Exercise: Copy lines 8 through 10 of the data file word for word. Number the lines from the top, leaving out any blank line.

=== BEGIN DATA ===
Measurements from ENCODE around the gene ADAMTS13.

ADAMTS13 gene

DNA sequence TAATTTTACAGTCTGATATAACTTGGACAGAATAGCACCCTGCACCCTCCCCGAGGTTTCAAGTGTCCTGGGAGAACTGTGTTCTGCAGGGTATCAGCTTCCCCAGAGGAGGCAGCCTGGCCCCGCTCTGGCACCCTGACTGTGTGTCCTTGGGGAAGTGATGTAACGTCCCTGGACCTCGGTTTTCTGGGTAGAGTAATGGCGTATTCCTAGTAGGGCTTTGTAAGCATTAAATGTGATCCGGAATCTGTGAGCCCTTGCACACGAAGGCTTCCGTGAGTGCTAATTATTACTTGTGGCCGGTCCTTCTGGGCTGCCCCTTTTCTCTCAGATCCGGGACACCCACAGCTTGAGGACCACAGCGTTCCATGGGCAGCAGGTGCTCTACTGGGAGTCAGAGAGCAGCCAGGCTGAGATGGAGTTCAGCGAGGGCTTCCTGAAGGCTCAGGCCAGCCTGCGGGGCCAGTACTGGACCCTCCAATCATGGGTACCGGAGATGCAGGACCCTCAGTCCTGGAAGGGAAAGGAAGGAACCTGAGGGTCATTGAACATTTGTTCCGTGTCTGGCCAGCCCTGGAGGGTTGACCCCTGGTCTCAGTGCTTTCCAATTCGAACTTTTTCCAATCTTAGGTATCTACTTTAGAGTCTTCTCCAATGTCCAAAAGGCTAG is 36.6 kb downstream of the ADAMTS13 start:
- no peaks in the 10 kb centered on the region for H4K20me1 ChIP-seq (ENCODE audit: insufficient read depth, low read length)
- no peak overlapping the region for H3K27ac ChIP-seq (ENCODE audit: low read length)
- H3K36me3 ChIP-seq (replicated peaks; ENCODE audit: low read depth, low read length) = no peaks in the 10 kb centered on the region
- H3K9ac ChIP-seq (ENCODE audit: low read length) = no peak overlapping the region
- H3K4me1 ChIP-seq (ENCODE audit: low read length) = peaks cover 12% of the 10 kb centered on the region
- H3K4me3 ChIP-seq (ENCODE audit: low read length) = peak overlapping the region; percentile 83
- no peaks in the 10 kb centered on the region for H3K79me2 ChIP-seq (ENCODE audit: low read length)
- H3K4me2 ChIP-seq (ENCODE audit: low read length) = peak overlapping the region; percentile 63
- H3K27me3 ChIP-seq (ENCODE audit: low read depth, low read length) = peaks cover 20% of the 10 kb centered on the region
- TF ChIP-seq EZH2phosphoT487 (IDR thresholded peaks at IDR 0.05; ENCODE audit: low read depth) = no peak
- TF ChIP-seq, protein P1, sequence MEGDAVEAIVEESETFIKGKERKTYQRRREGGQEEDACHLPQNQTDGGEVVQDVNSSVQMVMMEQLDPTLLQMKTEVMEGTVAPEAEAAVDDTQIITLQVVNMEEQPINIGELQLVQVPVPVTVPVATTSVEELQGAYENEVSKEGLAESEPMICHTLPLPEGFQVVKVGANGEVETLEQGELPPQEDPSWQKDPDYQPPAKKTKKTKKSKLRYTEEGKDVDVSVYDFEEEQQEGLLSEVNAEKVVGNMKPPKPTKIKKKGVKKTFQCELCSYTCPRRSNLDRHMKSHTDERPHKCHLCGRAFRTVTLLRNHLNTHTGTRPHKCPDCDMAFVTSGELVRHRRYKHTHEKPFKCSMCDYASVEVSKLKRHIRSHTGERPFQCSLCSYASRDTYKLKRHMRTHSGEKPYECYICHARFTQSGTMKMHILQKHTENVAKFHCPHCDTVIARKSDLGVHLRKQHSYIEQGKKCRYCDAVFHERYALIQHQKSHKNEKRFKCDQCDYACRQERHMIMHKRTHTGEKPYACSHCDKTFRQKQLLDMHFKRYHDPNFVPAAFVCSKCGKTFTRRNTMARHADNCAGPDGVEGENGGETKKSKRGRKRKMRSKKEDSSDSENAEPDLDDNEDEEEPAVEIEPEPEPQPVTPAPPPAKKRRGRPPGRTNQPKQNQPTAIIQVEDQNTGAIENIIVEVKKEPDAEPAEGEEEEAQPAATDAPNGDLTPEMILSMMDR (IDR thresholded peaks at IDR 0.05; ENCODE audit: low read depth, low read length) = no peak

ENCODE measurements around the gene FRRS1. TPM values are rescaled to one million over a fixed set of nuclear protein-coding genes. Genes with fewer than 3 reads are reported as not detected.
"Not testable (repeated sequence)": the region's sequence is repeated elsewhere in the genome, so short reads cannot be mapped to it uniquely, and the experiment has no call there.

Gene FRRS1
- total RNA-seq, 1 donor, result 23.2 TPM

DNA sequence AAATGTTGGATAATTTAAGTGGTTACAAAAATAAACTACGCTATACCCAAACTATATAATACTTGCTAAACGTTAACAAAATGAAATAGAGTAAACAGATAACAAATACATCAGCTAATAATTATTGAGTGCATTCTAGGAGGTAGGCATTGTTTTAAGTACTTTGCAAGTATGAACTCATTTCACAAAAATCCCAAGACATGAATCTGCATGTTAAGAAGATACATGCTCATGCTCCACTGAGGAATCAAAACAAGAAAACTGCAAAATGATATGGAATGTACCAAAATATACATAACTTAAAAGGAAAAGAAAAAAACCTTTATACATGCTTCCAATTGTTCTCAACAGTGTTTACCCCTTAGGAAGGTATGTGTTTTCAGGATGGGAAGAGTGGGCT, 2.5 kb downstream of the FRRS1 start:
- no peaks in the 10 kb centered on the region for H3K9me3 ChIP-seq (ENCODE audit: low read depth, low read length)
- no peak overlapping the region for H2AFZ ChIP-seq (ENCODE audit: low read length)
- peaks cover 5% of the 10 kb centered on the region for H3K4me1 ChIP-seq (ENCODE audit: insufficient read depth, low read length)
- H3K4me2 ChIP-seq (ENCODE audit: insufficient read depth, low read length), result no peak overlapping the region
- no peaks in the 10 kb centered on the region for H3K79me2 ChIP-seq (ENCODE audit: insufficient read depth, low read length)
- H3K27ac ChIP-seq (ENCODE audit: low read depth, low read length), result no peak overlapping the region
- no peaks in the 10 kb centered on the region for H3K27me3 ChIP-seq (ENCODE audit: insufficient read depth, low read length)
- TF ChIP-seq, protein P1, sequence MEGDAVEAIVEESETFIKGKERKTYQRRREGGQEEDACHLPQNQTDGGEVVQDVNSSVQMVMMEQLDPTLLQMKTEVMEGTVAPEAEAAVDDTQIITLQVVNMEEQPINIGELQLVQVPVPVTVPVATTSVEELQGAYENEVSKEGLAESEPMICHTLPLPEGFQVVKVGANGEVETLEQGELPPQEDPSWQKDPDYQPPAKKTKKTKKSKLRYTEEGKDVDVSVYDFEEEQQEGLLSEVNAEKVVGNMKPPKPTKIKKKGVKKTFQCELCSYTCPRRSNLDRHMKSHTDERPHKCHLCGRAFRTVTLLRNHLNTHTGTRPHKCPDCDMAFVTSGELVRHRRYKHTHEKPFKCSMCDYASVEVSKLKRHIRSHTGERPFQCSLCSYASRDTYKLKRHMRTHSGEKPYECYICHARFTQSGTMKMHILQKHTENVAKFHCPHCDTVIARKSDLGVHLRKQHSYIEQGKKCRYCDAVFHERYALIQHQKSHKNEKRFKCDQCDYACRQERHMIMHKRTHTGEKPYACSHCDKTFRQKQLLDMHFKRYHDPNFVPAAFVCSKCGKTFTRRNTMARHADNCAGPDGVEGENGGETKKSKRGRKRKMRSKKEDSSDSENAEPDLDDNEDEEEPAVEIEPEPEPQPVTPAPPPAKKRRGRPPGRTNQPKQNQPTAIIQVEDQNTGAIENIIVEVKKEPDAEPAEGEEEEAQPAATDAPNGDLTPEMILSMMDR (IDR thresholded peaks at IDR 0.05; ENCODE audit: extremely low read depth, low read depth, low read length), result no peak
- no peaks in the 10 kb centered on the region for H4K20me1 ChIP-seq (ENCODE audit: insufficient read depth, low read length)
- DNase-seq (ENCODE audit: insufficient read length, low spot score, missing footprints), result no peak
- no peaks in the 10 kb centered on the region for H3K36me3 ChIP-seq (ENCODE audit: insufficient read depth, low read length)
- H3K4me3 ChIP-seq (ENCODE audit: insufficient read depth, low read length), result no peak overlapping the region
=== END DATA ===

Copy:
- H3K4me1 ChIP-seq (ENCODE audit: low read length) = peaks cover 12% of the 10 kb centered on the region
- H3K4me3 ChIP-seq (ENCODE audit: low read length) = peak overlapping the region; percentile 83
- no peaks in the 10 kb centered on the region for H3K79me2 ChIP-seq (ENCODE audit: low read length)